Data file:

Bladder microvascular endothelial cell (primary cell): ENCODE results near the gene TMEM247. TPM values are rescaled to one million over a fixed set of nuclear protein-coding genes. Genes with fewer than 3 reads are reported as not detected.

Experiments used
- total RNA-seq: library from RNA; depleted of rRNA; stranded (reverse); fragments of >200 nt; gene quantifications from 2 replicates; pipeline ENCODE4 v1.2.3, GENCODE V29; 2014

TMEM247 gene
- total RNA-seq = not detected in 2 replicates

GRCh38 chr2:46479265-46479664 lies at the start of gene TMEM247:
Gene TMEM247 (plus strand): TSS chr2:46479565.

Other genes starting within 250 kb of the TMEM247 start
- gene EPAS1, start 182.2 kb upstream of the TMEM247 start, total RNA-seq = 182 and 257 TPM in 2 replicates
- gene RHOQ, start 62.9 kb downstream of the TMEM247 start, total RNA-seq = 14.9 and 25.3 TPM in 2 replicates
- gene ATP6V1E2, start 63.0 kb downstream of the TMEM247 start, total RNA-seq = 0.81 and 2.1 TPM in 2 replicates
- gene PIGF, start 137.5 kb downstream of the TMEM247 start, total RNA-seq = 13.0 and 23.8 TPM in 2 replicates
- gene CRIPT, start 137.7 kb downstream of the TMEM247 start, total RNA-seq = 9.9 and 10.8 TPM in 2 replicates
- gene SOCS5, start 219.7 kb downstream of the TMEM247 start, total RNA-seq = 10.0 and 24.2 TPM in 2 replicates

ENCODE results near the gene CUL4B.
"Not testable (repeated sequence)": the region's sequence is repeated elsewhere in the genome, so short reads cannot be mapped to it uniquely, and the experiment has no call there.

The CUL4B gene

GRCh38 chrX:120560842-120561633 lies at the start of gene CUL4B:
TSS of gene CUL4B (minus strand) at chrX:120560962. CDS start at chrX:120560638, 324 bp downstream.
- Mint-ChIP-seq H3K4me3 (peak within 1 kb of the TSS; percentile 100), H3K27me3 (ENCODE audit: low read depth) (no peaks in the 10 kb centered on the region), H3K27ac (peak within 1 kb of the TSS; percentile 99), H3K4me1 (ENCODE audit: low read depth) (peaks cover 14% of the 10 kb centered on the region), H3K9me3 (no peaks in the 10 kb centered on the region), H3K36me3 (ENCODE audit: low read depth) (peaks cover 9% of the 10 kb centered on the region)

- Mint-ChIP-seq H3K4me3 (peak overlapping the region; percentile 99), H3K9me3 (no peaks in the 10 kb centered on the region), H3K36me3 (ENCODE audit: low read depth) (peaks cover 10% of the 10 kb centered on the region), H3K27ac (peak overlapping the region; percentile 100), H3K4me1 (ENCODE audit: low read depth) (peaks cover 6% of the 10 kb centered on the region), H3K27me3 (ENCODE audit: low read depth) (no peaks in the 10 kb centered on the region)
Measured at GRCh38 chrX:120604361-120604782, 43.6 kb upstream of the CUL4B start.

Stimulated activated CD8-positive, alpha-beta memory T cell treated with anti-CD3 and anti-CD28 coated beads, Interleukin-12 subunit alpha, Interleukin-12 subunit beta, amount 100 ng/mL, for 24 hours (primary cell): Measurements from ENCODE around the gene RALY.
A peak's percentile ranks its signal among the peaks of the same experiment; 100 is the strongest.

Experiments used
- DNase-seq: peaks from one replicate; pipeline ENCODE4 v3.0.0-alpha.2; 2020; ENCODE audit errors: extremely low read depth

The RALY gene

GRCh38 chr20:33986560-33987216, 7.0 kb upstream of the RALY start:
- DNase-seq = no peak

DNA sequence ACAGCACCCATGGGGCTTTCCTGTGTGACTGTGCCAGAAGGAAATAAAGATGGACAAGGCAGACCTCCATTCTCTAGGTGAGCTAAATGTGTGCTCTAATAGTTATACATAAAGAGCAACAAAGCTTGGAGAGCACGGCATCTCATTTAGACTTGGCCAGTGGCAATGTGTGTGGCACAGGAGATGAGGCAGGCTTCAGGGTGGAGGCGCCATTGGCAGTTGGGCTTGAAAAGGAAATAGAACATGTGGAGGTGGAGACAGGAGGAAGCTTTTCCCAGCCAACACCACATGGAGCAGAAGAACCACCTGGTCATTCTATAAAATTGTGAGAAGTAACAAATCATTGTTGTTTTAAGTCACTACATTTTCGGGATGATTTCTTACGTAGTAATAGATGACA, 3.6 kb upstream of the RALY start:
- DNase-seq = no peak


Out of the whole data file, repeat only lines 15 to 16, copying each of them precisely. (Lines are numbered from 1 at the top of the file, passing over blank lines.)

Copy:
ENCODE results near the gene CUL4B.
"Not testable (repeated sequence)": the region's sequence is repeated elsewhere in the genome, so short reads cannot be mapped to it uniquely, and the experiment has no call there.